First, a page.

We sat through a half dozen awesome previews.  My nerdy self cannot wait to see the new Star Trek, the next Die Hard, Gatsby, and an Oz movie featuring James Franco.  Then we settled in for our ‘feature presentation.’

Not long into the movie… we had just met Fantine and zoomed in on Hugh’s now clean-cut image… and sirens started up, the movie cut out, and we were informed by a voice over the intercom to leave the theatre.

If there had been a fire or actual emergency, I wouldn’t have been so annoyed.  But there was nothing, someone had just pulled the fire alarm.

If there had been a fire or actual emergency, we would all be dead because the mass mob of people were just staring at each other waiting for instructions and the officer just stared back.

If this was the first time this had happened at that theatre, I wouldn’t have been that bothered, but my bestie had the exact same thing happen to her just a few days ago on Christmas day.

AMC 24, Deerbrook Mall, Humble, TX: Get your crap together.  Clearly there is a problem.  Fix it already, please, I really want to see this movie!

Go ahead, if you’ve seen the movie already, leave me a comment and brag about how awesome it was…

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Weekly Low Down on Kids Books – and other things

September 14, 2012 at 3:33 pm (Education, Events, Reviews) (, , , , , , , , , , )

Title: The Fantastic Flying Books of Mr. Morris Lessmore

Authors: William Joyce and Joe Bluhm

With great reluctance, I turned this book back into the library yesterday on our way to the Miller Outdoor Theatre to see a live *free* production of Cinderella.  Cinderella actually has no relevance to this story/review, I just wanted to throw that in there because the whole adventure was pretty awesome, we even rode a train.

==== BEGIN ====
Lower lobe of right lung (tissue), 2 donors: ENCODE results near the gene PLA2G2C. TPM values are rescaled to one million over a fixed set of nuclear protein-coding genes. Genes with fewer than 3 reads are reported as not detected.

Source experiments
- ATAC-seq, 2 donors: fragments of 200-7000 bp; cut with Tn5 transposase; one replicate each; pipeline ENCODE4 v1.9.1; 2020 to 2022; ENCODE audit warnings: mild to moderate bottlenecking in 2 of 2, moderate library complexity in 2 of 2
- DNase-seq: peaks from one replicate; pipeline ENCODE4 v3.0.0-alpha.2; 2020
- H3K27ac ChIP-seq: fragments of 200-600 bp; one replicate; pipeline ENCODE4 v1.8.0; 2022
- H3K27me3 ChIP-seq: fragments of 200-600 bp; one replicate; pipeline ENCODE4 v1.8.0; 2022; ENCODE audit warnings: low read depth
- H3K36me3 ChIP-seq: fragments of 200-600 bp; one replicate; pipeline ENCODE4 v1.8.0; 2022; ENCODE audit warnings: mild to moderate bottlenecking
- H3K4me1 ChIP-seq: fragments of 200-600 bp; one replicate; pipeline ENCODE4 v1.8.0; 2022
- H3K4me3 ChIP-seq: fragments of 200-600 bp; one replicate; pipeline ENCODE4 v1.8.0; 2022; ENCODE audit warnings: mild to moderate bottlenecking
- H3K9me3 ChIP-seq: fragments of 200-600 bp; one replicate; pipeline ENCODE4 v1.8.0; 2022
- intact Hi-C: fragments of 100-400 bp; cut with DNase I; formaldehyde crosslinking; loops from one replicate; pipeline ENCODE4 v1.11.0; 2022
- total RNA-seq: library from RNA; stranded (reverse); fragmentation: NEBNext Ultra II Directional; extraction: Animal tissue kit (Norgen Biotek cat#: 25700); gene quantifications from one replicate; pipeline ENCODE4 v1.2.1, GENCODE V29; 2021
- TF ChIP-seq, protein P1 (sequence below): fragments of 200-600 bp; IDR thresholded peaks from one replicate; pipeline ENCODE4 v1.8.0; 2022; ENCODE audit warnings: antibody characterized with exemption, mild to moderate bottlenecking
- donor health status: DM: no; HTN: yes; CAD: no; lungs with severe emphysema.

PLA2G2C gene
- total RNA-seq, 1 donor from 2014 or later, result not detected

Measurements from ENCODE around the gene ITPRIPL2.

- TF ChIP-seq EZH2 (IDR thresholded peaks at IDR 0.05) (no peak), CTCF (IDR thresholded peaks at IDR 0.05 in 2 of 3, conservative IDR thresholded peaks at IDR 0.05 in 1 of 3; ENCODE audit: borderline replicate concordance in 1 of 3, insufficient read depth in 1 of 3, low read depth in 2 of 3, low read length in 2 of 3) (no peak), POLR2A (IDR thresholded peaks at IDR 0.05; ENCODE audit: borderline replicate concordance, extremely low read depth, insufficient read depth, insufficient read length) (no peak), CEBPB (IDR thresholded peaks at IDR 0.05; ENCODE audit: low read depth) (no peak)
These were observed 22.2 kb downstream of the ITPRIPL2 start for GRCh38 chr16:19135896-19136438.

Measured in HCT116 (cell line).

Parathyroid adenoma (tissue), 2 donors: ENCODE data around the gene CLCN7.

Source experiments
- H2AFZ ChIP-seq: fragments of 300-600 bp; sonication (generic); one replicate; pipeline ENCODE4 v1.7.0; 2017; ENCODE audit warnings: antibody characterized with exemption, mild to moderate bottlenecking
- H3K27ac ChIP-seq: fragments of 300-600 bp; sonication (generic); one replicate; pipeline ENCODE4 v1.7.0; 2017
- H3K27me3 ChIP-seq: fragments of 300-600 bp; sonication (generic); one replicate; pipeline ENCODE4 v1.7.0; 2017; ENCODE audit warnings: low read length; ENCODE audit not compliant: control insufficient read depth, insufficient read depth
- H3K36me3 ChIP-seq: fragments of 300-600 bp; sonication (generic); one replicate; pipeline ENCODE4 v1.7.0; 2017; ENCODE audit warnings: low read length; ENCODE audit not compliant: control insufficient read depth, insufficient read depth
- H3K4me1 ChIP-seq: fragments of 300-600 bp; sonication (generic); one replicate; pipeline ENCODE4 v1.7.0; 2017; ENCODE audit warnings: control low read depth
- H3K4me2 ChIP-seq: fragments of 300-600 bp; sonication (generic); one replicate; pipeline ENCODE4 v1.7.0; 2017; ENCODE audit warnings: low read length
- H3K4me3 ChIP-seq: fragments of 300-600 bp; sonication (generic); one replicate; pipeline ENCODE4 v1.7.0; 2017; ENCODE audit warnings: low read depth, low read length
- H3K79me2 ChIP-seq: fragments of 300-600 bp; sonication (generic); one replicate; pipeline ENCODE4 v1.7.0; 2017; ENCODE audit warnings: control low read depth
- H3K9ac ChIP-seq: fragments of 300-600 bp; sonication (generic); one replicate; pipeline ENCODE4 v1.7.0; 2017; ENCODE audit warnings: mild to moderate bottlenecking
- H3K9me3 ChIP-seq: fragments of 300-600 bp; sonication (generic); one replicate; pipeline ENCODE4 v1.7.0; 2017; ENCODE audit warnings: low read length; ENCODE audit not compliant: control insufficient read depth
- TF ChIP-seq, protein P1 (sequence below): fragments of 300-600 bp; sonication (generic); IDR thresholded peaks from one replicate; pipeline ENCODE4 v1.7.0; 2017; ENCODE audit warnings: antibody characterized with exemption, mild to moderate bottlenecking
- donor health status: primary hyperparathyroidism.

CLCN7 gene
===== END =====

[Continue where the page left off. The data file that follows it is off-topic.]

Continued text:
“Morris Lessmore loved words.

He loved stories.

He loved books.

But every story has its upsets.”

But not every story is so beautifully written and illustrated.  For the last two weeks, kiddo has been getting a daily dose of Mr. Lessmore, not just because I thought it was so fantastic, but because she thought it was pretty awesome too.  Flying books!? It doesn’t get much better for that for a kid.

Shamefully, I have to admit that if I hadn’t read this book to my daughter, she may have forever missed out on Humpty Dumpty – merely because I am so busy sharing books with her that I often forget the nursery rhymes.  Yet, Humpty Dumpty is alive and well in Mr. Lessmore’s world, so thankfully, that is one she will not miss out on.

Mr. Morris Lessmore is also a good way to introduce a small child to the issues of aging, life, and death.  It’s a beautiful story of a man’s life with books, and like all men do, he grows old and passes.  Presented with a combination of calm serenity and passion, this story kept in a child’s library could be a little piece of fantasy and reality which their subconscious can cling to forever.

Part way through the very excellent play that I did not want to disrupt, kiddo got the urge to run. Cinderella still going strong in the distance.

Now, I am aware that I teased you a bit with that Cinderella business, so I suppose I cannot leave you hanging.  This falls a bit under the When We’re Not Reading parts of my blog, but still encourages literacy and the arts.  A.D. Players did a William Glennon play at the Miller Outdoor Theatre in Hermann Park yesterday morning.  The weather was perfect as it kept teasing us with rain, but never did.  The breeze was blowing, and there are so many things to do around the park that if/when your kiddos get antsy, its easy to take them for a walk or train ride.

To give you a full idea of how awesome these productions are, however, I am going to simply share with you a blurb from the program:

Founded in 1967 by Jeannette Clift George, A.D. Players pioneered a unique style of theater committed to producing plays and programs that uphold human value, offer creativity, and promote literacy and education.  The company is one of Houston’s largest resident theater companies, impacting more than nine million people.  Annually, the company produces five Mainstage shows and four Children’s Theater shows, and maintains a year-round Theater Arts Academy.

We share our mission with volunteers, community associates, and those who make our work possible through their support.  For additional information, visit or call 713-526-2721.

Pretty neat, right?